Lowell Selected as one of the Husky 100!

Congratulations to SMEA alumna, Natalie Lowell, for being selected as one of the 2018 Husky 100! Each year, the Husky 100 recognizes 100 UW undergraduate and graduate students from Bothell, Seattle and Tacoma in all areas of study who are making the most of their time at the UW.
See Natalie and fellow students honored with the Husky 100 award https://www.washington.edu/husky100/ 

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Zhao Awarded NSF Research Fellowship

Congratulations to Lily Zhao on being awarded a National Science Foundation (NSF) fellowship. Zhao was the awardee for ‘Human Dimensions of Coral Reefs’. The fellowship will allow Zhao to continue her doctorate studies and research on how coral reefs and the coastal communities that depend on them can best recover from severe environmental shocks.
In all, the NSF named 2,000 individuals as this year’s recipients of awards from its Graduate Research Fellowship Program (GRFP). 

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Is Aquaculture Feeding the People Who Need it Most?

SMEA Professor Eddie Allison was recently interviewed for an article featured on Oceans Deeply to discuss his research that shows in some developing countries, fish farming is not benefiting nutritionally vulnerable communities. These findings have some researchers and the aquaculture industry pushing back. However, it has also helped to develop a healthy debate. Ben Belton, an assistant professor of international development at Michigan State University, initially had questions regarding Professor Allison’s research, but is now working with him on a paper that Allison “thinks will address some of the contentions and look at the future of aquaculture. 

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Q & A with Priscilla Rivas

Why did you decide to pursue a Master of Marine Affairs?
I have always been drawn to the ocean, and so I started my undergraduate education as a Marine Biology major. I switched to Marine Affairs about halfway through, and loved all of the classes I got to take relating to policy. As graduation got closer, I realized there was so much more about the field I wanted to learn about, and began researching Marine Affairs graduate programs!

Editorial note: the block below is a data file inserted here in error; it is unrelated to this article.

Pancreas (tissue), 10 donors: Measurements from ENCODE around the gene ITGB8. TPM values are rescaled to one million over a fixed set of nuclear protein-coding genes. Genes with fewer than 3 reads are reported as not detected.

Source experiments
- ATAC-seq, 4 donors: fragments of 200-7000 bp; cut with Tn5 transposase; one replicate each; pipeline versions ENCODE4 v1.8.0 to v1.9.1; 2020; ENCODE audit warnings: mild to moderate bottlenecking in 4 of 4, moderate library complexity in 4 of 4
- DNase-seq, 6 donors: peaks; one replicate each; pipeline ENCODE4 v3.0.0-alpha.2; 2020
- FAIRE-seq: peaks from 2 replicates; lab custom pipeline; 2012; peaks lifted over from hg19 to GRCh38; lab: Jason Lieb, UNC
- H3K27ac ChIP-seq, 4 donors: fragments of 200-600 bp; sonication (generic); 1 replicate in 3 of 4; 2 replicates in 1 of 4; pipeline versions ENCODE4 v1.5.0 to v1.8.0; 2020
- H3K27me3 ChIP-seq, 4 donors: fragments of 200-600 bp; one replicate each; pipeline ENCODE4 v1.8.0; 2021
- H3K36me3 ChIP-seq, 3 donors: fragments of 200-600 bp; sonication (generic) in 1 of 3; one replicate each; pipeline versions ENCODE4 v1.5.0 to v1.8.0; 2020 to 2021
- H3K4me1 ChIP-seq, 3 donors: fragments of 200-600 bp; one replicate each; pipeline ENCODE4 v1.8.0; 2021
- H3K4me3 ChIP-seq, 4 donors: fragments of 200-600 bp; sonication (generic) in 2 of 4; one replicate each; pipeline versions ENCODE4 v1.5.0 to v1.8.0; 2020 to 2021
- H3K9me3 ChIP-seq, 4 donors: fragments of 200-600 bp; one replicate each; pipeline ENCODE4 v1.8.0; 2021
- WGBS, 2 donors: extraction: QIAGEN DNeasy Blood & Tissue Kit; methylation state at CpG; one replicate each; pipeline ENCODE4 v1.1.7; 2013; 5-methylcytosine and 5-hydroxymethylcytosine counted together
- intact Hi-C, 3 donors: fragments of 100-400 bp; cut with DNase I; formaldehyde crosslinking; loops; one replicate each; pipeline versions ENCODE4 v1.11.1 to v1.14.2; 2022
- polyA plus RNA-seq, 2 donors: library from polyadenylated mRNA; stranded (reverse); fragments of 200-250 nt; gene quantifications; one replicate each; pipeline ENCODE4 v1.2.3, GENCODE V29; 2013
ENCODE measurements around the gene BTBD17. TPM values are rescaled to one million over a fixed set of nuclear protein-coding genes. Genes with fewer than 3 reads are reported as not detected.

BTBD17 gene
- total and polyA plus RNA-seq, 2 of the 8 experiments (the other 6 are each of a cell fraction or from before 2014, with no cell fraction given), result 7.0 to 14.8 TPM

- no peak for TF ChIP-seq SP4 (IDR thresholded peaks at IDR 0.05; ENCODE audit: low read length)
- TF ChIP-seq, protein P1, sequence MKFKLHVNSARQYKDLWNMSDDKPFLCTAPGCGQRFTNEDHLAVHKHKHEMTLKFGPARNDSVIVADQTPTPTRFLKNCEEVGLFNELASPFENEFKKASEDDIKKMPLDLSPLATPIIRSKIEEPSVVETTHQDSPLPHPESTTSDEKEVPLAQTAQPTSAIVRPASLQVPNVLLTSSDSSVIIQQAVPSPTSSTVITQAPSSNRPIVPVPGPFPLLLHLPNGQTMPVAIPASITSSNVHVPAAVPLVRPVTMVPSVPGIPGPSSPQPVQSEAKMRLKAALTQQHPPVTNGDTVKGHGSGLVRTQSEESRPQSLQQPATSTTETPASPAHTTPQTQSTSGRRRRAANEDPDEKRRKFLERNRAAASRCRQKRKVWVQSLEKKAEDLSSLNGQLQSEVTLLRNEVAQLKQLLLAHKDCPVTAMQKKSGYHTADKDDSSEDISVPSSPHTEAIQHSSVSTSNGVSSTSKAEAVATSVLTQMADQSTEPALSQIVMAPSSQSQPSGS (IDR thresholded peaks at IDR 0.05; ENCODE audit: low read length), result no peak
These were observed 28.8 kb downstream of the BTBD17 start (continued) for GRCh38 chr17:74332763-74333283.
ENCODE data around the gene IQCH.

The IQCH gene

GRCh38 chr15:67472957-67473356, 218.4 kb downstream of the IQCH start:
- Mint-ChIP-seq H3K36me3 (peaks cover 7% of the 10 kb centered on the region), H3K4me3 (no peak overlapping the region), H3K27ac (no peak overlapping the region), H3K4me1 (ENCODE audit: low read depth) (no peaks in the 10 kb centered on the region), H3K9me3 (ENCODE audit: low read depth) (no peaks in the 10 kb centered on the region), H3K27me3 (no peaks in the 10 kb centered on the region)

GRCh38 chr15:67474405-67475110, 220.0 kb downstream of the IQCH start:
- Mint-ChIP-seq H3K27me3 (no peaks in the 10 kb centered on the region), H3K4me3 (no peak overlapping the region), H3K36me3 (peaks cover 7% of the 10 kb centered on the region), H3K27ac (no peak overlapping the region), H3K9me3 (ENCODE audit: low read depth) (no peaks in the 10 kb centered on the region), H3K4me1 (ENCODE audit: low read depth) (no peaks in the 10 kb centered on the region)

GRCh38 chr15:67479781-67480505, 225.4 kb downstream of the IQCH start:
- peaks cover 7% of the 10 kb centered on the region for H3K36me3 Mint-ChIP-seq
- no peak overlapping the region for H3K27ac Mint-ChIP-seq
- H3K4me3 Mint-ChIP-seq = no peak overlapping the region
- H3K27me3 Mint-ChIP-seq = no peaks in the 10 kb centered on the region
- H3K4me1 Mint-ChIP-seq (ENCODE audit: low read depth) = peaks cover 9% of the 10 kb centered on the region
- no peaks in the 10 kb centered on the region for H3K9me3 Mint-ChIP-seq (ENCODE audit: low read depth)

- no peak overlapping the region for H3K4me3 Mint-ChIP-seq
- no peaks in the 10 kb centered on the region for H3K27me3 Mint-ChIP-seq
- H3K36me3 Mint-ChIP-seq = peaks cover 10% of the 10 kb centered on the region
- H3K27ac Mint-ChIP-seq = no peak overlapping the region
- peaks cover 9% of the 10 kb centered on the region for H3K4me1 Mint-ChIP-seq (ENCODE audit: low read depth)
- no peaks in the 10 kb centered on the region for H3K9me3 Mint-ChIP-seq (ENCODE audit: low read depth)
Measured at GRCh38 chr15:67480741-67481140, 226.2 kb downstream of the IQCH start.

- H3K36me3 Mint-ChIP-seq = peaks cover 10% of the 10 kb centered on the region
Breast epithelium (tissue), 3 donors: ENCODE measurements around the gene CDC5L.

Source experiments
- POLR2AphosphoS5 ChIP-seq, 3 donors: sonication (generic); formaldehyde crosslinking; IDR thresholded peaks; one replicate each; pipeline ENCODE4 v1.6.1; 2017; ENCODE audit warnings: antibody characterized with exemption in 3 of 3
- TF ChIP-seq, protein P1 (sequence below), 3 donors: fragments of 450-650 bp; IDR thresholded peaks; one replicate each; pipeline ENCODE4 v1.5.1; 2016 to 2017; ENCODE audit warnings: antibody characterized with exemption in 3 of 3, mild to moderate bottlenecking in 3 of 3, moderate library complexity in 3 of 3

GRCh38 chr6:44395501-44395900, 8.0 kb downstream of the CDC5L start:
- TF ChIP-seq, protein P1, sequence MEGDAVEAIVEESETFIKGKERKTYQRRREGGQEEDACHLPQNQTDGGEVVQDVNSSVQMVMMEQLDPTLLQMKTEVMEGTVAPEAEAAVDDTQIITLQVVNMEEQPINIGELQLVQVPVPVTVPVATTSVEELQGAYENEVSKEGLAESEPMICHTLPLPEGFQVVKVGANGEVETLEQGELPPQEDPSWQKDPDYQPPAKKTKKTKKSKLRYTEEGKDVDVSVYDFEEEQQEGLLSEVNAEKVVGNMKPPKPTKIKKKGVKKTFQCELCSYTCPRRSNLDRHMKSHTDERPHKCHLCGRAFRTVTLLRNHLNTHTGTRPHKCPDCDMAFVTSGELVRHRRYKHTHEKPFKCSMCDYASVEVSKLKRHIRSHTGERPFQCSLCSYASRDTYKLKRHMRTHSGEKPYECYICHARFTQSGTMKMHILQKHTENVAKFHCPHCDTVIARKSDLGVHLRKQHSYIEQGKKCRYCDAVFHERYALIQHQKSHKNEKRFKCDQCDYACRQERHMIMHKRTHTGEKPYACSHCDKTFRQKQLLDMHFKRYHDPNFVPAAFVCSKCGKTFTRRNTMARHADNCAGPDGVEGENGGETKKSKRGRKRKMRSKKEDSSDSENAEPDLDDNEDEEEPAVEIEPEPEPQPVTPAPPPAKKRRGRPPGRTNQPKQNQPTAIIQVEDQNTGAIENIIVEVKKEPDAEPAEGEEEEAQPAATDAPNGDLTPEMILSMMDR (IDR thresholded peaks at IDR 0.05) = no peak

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Q & A with Alumna Natalie Lowell

Alumna Natalie Lowell graduated from the School of Marine and Environmental Affairs in 2015 and is now a PhD student in the School of Aquatic & Fishery Sciences at the University of Washington. We had a chance to catch up with Natalie recently and hear about what she’s studying, her time at SMEA, and advice she has for current SMEA students. 

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Should India’s Supreme Court Enforce Regulations?

SMEA Professor and Associate Director Nives Dolšak, UW Director of the Center for Environmental Politics Aseem Prakash and faculty member at the School of Law, Environment and Planning at Srishti Institute of Art, Design and Technology in India Shalini Iyengar, recently wrote a piece featured in The Regulatory Review, a publication of the Penn Program on Regulation titled “Should India’s Supreme Court Enforce Regulations?” The article questions the Supreme Court of India’s involvement in enforcing public interest regulations, and whether sustained interventions could affect its ability to interpret the law as an expert, legitimate, and neutral actor. 

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Will the California Current lose its nesting Tufted Puffins?

Congratulations to SMEA alum Chris Hart, whose SMEA Master’s thesis “Will the California Current lose its nesting Tufted Puffins?” was recently published in PeerJ. Hart worked in collaboration with Washington Department of Fish & Wildlife to ask about the population trends of an iconic species that’s under consideration for the Endangered Species Act (ESA) listing, the Tufted Puffin. Hart’s work could influence the U.S. 

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Q & A with Julie Ann Koehlinger

Why did you decide to pursue a Master of Marine Affairs?
I wanted to remain immersed in ocean science while learning how to navigate the interface between science and policy.
Why did you decide to come to UW’s SMEA for graduate school?
It felt like a good fit for my goals. My undergraduate oceanography degree is from UW so I had a good sense of everything the university has to offer. 

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Using Art to Communicate Science

Log into Twitter on a Sunday and search for #SundayFishSketch; you’ll find a plethora of illustrations of fishes and other marine species. These illustrations are submitted by scientists, artists and anyone else inspired to create, from all over the world. One of these contributors is 1st year School of Marine & Environmental Affairs (SMEA) graduate student Spencer Showalter. Showalter said “My sophomore year [at Boston University], I traveled to Belize for a research class, and part of the assignment was to keep a field journal and draw a ridiculous number of fishes. 

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Quantifying the effectiveness of shoreline armoring removal on coastal biota of Puget Sound

2017 SMEA graduate, Tim Lee, whose SMEA thesis entitled, “Quantifying the effectiveness of shoreline armoring removal on coastal biota of Puget Sound“, was recently published in PeerJ. Lee did a meta-analysis of data from School of Aquatic and Fishery Sciences (SAFS) research scientists Jason Toft and Jeff Cordell to show that removing shoreline armoring in Puget Sound is an effective restoration technique. 

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